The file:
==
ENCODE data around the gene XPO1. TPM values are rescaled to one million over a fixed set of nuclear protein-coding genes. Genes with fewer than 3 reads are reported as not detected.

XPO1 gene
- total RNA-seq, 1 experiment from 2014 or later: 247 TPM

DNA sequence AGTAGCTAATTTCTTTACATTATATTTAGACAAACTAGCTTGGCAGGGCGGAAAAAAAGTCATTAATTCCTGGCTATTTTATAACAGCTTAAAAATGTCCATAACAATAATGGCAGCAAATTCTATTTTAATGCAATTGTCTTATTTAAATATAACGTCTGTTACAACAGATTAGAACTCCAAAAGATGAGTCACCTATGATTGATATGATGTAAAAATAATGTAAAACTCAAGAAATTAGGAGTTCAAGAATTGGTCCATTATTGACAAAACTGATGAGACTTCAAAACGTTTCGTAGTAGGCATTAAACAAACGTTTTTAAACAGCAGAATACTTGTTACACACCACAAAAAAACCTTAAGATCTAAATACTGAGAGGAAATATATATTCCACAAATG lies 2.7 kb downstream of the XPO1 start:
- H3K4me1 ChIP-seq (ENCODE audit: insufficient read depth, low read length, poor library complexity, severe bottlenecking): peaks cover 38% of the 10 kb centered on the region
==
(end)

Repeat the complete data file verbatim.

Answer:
ENCODE data around the gene XPO1. TPM values are rescaled to one million over a fixed set of nuclear protein-coding genes. Genes with fewer than 3 reads are reported as not detected.

XPO1 gene
- total RNA-seq, 1 experiment from 2014 or later: 247 TPM

DNA sequence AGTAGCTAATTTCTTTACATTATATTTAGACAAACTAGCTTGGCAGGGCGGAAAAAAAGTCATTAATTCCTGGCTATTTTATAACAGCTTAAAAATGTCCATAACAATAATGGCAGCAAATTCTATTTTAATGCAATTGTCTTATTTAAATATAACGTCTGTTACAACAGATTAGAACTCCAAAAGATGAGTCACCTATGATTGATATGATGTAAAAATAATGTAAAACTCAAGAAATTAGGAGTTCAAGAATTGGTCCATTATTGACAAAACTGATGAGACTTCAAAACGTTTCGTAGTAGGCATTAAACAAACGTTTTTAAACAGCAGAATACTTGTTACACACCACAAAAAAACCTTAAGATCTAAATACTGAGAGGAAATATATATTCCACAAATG lies 2.7 kb downstream of the XPO1 start:
- H3K4me1 ChIP-seq (ENCODE audit: insufficient read depth, low read length, poor library complexity, severe bottlenecking): peaks cover 38% of the 10 kb centered on the region